Parental mosaicism and autosomal dominant mutations causing structural abnormalities of collagen I are frequent in families with osteogenesis imperfecta type III/IV

Acta Paediatr. 1997 Jul;86(7):711-8. doi: 10.1111/j.1651-2227.1997.tb08573.x.


Protein-chemical and molecular studies were conducted on all osteogenesis imperfecta (OI) type III/IV patients referred to our hospital during the last 15 y. Of a total of 16 OI type III/IV patients studied, 15 patients were heterozygous for a mutation in one of the two genes coding for collagen I, COL1A1 or COL1A2. Cultured fibroblasts from these 15 patients produced both normal and abnormal collagen I molecules, pointing to a dominant-negative effect of the mutation. Nine mutations had not been described previously. Parental mosaicism was demonstrated in three families. In the 16th child the causative mutation was not found. In conclusion, OI type III/IV in most patients of Western European ancestry is caused by dominant mutations in the genes for collagen I, and recurrence of OI is caused in most cases by parental gonadal mosaicism.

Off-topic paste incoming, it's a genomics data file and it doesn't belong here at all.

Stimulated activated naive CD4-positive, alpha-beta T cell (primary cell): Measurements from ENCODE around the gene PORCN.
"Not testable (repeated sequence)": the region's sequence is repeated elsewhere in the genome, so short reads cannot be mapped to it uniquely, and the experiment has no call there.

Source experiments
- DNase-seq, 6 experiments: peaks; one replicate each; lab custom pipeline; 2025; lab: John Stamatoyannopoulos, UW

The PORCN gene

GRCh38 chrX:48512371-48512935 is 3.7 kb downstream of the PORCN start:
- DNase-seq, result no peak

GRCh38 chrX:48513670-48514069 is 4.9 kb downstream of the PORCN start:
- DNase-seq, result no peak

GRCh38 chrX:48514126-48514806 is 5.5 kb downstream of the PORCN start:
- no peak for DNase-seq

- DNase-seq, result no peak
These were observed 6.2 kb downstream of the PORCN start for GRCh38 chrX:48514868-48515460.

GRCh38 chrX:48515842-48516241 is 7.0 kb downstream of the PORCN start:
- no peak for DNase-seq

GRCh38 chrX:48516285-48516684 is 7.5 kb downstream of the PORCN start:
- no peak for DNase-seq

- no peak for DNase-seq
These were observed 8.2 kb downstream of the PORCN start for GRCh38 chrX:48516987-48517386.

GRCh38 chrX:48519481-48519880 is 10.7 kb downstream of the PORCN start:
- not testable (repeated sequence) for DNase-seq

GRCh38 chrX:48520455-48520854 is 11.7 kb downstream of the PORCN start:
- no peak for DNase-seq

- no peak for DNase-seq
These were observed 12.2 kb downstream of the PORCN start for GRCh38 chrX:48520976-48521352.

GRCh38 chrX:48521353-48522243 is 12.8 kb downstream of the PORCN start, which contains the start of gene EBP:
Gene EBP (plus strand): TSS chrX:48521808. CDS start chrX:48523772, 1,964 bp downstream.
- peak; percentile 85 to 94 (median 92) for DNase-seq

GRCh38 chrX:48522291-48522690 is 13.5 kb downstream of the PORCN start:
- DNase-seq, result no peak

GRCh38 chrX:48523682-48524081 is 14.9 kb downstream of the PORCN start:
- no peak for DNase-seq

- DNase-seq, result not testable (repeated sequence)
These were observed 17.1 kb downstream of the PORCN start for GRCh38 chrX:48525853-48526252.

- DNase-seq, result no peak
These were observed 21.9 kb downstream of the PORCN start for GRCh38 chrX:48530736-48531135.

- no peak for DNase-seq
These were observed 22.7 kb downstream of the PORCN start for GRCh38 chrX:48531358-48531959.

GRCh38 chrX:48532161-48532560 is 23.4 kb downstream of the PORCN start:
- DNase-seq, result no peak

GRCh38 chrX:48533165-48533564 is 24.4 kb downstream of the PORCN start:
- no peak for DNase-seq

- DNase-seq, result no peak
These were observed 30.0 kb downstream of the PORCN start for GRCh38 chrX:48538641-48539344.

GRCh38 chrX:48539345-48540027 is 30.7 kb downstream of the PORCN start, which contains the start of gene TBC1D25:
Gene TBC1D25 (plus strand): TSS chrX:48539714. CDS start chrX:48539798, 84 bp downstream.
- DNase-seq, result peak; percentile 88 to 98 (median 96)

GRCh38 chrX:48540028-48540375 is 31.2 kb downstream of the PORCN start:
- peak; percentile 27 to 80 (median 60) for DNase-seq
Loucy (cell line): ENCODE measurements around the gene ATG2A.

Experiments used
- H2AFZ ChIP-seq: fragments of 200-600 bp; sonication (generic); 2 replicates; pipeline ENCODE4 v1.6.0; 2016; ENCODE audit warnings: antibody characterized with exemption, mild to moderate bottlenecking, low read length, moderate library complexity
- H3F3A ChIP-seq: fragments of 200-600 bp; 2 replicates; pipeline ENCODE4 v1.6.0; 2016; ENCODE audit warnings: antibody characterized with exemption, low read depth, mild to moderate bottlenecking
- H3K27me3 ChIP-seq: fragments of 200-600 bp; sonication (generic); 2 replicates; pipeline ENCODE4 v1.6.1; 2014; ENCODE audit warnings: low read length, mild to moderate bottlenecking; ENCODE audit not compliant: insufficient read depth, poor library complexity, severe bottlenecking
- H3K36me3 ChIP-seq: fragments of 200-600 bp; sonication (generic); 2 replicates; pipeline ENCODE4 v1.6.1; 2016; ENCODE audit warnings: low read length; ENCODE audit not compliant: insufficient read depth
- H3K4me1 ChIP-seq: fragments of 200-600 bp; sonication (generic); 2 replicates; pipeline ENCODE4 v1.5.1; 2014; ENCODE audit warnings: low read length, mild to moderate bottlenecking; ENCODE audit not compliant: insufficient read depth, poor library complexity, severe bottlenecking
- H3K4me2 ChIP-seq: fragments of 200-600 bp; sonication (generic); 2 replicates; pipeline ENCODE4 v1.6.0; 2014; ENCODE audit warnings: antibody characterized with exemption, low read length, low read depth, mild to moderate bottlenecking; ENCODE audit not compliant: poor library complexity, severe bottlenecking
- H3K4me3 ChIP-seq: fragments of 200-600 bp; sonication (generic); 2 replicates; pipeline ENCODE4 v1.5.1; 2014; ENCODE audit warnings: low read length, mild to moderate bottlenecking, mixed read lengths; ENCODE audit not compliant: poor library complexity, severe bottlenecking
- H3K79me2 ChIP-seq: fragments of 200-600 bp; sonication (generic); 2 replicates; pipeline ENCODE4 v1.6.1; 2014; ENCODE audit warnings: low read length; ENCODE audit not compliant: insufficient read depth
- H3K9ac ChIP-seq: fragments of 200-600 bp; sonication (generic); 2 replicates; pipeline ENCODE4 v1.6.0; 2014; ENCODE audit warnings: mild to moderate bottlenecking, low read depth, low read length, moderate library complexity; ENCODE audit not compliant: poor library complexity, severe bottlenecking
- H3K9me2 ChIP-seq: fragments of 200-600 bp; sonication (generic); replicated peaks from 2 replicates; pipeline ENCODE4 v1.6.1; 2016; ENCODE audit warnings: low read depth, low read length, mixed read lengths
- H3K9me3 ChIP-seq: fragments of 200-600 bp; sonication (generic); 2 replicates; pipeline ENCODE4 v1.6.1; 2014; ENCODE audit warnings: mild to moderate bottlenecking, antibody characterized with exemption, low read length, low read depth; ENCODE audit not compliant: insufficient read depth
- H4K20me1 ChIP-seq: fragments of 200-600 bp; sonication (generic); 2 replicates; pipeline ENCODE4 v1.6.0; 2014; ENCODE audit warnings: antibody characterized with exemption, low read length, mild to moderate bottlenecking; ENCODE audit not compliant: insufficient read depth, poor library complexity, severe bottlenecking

Publication types

  • Research Support, Non-U.S. Gov't

MeSH terms

  • Adolescent
  • Adult
  • Cells, Cultured
  • Child
  • Child, Preschool
  • Collagen / genetics*
  • DNA Mutational Analysis
  • DNA, Complementary / analysis*
  • Evaluation Studies as Topic
  • Female
  • Humans
  • Infant
  • Male
  • Mosaicism / genetics*
  • Osteogenesis Imperfecta / genetics*
  • Osteogenesis Imperfecta / physiopathology
  • Pedigree
  • Polymerase Chain Reaction


  • DNA, Complementary
  • Collagen